Source: Purina News Release
Team Purina answers top questions on how to handle farm fresh eggs when they arrive.
– There’s palpable excitement when it comes to your hens producing their first eggs. How many eggs will be in the coop? What will they look like? But, perhaps the better question is, how are you handling your farm fresh eggs when they arrive? Proper collection and storage of eggs are vital to keep your family safe.
“When your flock is producing eggs – the last thing you want to see during collection is a cracked or broken shell,” says Patrick Biggs, Ph.D., a flock nutritionist for Purina Animal Nutrition. “Strong shells are essential to keep all the great nutrition your family needs in and bacteria out. Then, we’ve got to focus on collection frequency, maintaining eggs in the nest until it’s time to collect and proper egg storage.”
Check out Team Purina’s answers to these frequently asked questions on egg collection and storing:
How often do hens lay eggs?
You can collect about one egg per hen per day when egg production is in full swing. And, from hen to hen, egg-laying schedules vary. Some hens lay in the morning while others lay later in the day. Gather eggs two to three times per day, at a minimum once in the morning and evening.
“Collect even more often during extremely warm or cold weather,” says Biggs. “More frequent collection helps keep eggs clean and reduces the chance for egg cracking due to hen traffic in the nests.”
Always discard eggs with noticeable cracks because cracks can allow bacteria to enter the egg.
Cracks can also result from an inadequate diet. To form strong egg shells and maintain bone strength, laying hens need 4 grams of calcium each day, all of which must come from their chicken feed.
“To maintain egg strength and hen health, feed a complete Purina® layer feed,” Biggs says. “Only Purina® layer feeds include the Oyster Strong® System, which provides all the calcium laying hens need – no need to supplement.”
Why are my chickens eating eggs?
Frequent collection can also help prevent hens from eating their eggs. Egg eating generally occurs when a hen finds a broken egg, tastes it, likes it and begins searching for other broken eggs. Hens can even learn to break them intentionally.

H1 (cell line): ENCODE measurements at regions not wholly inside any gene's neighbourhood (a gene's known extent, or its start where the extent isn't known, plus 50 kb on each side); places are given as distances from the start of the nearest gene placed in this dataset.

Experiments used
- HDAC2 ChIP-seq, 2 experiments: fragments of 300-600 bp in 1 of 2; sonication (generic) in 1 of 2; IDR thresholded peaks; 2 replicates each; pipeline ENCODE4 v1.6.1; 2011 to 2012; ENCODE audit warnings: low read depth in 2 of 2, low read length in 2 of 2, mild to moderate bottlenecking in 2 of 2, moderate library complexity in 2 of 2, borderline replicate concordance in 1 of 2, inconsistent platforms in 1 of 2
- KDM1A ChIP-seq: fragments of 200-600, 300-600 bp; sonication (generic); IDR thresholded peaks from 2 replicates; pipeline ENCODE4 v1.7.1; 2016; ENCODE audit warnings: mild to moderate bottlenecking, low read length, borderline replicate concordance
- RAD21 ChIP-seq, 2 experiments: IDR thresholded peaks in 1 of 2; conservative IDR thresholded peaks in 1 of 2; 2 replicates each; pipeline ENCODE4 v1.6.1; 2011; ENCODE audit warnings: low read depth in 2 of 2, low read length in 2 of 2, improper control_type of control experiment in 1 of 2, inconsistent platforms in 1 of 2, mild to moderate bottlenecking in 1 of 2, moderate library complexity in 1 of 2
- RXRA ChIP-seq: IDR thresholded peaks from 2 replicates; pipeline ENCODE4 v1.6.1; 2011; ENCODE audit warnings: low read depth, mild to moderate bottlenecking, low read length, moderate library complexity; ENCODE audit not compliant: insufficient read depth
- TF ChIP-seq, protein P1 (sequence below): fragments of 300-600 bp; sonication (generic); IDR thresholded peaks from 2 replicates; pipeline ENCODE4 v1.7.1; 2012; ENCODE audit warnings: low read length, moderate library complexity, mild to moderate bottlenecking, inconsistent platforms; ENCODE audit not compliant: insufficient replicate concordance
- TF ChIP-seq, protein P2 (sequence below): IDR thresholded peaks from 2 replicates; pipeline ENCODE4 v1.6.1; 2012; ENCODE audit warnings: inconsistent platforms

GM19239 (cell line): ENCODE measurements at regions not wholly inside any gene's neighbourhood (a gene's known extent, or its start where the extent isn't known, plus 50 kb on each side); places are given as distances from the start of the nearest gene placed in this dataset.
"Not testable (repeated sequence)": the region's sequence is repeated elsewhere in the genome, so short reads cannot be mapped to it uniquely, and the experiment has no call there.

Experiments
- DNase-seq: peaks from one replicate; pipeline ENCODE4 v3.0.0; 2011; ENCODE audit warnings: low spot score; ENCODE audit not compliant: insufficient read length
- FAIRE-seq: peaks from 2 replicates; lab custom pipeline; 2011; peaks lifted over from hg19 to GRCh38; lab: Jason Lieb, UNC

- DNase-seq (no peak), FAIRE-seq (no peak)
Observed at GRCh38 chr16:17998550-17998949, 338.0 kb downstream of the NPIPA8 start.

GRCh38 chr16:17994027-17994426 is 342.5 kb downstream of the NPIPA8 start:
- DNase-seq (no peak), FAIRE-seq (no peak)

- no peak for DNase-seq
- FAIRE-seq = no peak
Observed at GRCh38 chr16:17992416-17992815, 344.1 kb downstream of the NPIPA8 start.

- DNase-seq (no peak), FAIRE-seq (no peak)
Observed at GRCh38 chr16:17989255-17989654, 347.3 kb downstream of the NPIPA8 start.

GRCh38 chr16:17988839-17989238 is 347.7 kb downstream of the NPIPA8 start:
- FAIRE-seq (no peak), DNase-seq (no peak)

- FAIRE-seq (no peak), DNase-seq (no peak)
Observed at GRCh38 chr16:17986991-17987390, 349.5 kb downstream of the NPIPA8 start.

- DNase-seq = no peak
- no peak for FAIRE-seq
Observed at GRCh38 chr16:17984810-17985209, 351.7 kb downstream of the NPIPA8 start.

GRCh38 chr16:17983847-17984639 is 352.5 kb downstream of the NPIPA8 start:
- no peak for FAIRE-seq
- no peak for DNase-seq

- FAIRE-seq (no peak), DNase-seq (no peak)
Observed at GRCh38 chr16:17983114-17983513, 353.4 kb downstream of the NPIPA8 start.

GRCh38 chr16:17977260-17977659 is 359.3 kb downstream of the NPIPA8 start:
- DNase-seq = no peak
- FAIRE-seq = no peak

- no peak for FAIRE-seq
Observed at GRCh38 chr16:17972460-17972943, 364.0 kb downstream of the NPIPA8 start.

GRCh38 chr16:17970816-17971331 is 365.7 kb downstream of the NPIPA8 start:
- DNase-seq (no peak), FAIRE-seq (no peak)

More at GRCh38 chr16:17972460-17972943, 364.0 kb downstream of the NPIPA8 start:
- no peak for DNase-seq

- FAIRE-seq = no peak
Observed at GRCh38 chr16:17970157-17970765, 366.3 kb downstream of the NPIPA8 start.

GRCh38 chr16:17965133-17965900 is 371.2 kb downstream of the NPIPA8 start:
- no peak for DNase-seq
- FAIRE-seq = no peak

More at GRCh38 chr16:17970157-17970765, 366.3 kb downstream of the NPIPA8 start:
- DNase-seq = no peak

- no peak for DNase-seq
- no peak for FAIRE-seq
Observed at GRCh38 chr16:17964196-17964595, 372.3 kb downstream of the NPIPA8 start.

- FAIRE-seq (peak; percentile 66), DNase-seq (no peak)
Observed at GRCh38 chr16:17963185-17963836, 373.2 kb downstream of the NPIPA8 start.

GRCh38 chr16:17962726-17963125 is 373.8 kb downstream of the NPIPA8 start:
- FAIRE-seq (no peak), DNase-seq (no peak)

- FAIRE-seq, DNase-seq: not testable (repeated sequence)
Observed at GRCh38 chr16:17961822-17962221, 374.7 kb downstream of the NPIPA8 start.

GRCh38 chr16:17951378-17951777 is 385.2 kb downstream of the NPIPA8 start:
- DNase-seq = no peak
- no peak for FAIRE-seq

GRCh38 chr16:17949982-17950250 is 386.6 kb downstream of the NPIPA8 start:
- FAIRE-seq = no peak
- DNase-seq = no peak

“If you notice your chickens eating eggs, first find the culprit,” says Biggs. “Look for remnants of egg yolk on the skin and feathers around a hen’s head and beak. Consider separating the culprit hen from the flock to avoid other hens picking up the learned habit.”
Here are a few other helpful tips to help stop chickens from eating eggs:
- Place ceramic eggs, wooden eggs or golf balls in the nest.
- Blow out an egg and refill it with mustard. When the hen cracks into the egg, the mustard serves as a deterrent from eating other eggs.
- Provide an alternative place to peck, like a Purina® Flock Block® supplement.
Should I wash my farm fresh eggs? And, do eggs need to be refrigerated?
There are valid points for both washing and not washing, so it comes down to personal preference. But, you’ll have to store the eggs differently depending on which one you pick.
“Unwashed eggs have a protective layer called a cuticle and can be stored on the counter,” says Biggs. “This protective coating helps keep bacteria out. Washing eggs removes the cuticle. As a result, washed eggs must be refrigerated to prevent contamination.”
If you choose to wash, follow these guidelines:
- Be gentle and quick, using water only. Water should be warmer than the egg.
- Brush any foreign material off the shell with your finger or a soft brush.
- Remove any signs of feces from the shell, since feces can harbor bacteria which can get into the egg.
- Dry and cool eggs as quickly as possible and then refrigerate between 32- and 40-degrees Fahrenheit.
Refrigerated farm fresh eggs can last up to 45 to 60 days when kept at the proper temperature.
To try a Purina® layer feed with your flock, sign up for the Feed Greatness® Challenge and receive a $5 coupon at purinamills.com/flocktrial. Connect with Purina Poultry on Facebook, Pinterest or Instagram.